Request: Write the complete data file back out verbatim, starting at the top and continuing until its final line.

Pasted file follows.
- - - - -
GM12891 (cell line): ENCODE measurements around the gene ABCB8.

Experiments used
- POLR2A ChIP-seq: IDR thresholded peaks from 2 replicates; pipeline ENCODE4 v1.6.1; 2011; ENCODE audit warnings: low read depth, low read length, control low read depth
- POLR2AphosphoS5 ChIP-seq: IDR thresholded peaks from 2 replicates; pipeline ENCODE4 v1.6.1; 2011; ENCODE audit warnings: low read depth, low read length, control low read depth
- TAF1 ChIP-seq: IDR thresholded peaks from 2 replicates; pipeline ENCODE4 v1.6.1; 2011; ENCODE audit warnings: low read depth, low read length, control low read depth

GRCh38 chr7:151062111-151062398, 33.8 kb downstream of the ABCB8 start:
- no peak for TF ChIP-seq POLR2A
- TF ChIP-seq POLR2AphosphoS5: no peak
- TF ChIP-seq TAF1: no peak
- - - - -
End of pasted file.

GM12891 (cell line): ENCODE measurements around the gene ABCB8.

Experiments used
- POLR2A ChIP-seq: IDR thresholded peaks from 2 replicates; pipeline ENCODE4 v1.6.1; 2011; ENCODE audit warnings: low read depth, low read length, control low read depth
- POLR2AphosphoS5 ChIP-seq: IDR thresholded peaks from 2 replicates; pipeline ENCODE4 v1.6.1; 2011; ENCODE audit warnings: low read depth, low read length, control low read depth
- TAF1 ChIP-seq: IDR thresholded peaks from 2 replicates; pipeline ENCODE4 v1.6.1; 2011; ENCODE audit warnings: low read depth, low read length, control low read depth

GRCh38 chr7:151062111-151062398, 33.8 kb downstream of the ABCB8 start:
- no peak for TF ChIP-seq POLR2A
- TF ChIP-seq POLR2AphosphoS5: no peak
- TF ChIP-seq TAF1: no peak